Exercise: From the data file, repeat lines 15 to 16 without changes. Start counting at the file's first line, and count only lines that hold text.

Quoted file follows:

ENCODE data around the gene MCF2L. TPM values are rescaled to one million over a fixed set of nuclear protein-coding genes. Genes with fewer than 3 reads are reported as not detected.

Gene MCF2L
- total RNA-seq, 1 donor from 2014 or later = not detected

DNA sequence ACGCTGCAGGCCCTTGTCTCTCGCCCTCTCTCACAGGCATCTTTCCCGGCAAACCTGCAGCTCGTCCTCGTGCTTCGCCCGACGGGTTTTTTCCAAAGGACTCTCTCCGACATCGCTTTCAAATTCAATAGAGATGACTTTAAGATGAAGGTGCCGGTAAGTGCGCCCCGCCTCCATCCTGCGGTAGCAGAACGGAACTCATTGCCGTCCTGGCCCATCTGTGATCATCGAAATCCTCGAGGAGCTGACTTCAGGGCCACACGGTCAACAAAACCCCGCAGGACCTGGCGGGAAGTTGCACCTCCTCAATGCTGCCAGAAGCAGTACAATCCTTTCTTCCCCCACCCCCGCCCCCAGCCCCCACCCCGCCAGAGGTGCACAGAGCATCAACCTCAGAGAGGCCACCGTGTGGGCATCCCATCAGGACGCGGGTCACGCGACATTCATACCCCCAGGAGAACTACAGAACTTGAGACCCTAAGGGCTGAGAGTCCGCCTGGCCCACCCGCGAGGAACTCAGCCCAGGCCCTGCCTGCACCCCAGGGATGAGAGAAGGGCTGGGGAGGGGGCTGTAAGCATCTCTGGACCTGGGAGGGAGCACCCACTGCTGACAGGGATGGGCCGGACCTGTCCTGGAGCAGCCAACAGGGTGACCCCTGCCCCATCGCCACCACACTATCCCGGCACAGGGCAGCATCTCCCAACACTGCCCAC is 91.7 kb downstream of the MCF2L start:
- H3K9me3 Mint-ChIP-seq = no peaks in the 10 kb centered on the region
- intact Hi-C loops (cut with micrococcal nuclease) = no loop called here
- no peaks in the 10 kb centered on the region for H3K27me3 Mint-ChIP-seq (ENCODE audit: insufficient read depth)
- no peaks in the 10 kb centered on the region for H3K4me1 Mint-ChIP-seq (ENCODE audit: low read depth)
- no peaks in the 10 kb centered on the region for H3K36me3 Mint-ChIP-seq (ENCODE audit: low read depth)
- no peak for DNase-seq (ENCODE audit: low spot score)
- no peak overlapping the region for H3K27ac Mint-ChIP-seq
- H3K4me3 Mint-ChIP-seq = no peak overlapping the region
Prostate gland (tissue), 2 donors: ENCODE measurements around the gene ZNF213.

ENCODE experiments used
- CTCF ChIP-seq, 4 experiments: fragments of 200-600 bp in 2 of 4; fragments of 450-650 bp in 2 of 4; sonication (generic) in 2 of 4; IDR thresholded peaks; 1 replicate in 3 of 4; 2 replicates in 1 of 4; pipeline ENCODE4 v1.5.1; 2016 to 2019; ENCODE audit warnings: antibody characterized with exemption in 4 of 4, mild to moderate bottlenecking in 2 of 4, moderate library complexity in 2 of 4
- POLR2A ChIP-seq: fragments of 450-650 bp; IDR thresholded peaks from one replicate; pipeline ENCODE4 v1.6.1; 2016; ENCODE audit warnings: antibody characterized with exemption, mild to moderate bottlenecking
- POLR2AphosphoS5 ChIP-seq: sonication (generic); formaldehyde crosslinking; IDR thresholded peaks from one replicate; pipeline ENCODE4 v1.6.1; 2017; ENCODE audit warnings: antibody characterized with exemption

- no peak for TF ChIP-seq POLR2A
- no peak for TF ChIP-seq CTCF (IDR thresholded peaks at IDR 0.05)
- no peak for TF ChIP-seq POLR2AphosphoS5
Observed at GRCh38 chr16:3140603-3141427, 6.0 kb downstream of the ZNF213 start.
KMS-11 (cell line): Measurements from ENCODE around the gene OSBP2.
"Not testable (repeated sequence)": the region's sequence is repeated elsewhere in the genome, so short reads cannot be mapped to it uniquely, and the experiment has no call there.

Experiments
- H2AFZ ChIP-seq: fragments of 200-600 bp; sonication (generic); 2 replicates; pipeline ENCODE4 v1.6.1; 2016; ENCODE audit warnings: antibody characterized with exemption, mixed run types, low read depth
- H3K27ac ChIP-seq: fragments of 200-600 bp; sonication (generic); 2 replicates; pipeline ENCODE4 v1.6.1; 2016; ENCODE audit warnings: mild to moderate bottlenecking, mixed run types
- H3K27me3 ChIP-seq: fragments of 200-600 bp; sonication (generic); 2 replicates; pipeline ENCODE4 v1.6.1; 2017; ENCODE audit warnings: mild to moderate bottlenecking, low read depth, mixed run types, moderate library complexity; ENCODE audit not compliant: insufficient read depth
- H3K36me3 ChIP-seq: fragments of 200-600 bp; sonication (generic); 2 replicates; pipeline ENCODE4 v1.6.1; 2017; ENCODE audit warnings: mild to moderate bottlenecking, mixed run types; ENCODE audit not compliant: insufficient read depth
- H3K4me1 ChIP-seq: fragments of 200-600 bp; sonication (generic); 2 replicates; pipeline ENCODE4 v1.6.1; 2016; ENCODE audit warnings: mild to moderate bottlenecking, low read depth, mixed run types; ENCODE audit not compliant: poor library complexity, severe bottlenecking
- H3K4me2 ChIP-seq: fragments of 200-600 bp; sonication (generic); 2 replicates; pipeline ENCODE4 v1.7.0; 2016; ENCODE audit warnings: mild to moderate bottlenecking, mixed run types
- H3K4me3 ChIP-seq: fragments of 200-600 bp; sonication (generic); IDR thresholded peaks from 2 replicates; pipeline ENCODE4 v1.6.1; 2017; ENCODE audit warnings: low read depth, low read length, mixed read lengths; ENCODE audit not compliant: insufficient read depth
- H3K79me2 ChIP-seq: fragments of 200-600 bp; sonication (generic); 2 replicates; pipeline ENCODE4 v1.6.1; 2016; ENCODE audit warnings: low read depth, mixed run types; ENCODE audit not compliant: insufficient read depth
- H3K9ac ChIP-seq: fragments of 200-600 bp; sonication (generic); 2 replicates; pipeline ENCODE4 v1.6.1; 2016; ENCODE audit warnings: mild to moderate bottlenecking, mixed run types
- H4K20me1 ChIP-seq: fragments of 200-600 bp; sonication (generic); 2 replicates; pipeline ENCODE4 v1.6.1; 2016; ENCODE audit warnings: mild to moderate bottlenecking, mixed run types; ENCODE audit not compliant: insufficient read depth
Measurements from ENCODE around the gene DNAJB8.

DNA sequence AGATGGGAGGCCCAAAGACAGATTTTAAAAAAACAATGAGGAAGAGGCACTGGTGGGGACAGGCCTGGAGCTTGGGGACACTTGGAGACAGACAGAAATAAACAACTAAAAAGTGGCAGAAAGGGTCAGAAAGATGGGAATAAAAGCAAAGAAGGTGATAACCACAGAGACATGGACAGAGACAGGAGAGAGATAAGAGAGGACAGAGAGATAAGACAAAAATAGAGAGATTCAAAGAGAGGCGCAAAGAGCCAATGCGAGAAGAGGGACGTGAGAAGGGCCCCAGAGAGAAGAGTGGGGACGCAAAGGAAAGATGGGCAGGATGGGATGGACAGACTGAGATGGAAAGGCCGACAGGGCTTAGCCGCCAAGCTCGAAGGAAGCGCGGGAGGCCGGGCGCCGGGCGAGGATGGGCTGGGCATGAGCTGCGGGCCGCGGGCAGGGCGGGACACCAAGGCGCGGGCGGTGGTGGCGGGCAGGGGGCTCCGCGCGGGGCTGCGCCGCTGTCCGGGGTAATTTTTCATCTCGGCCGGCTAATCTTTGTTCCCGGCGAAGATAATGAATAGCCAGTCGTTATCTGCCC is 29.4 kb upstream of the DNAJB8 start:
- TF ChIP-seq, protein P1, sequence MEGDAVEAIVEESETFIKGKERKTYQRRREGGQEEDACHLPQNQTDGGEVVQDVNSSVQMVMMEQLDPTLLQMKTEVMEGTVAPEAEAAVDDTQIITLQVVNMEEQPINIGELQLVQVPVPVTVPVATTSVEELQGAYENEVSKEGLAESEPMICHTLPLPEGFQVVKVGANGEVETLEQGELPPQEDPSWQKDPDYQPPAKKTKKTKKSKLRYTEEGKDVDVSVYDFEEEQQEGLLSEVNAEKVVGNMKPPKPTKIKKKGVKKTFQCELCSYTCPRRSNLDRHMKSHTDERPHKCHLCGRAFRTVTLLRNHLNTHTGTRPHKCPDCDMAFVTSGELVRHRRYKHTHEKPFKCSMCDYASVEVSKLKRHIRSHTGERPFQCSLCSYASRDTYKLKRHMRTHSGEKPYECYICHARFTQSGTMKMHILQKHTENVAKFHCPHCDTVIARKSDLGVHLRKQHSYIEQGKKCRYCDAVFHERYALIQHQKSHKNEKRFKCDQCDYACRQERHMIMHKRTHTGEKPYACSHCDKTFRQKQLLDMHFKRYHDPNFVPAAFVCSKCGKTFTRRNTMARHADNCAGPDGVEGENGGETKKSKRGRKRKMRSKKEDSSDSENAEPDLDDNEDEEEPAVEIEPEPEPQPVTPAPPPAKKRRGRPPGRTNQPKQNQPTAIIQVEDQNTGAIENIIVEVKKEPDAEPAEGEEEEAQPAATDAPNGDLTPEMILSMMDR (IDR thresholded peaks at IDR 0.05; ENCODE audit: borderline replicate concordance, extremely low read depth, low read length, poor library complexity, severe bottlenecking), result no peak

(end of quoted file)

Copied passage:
- CTCF ChIP-seq, 4 experiments: fragments of 200-600 bp in 2 of 4; fragments of 450-650 bp in 2 of 4; sonication (generic) in 2 of 4; IDR thresholded peaks; 1 replicate in 3 of 4; 2 replicates in 1 of 4; pipeline ENCODE4 v1.5.1; 2016 to 2019; ENCODE audit warnings: antibody characterized with exemption in 4 of 4, mild to moderate bottlenecking in 2 of 4, moderate library complexity in 2 of 4
- POLR2A ChIP-seq: fragments of 450-650 bp; IDR thresholded peaks from one replicate; pipeline ENCODE4 v1.6.1; 2016; ENCODE audit warnings: antibody characterized with exemption, mild to moderate bottlenecking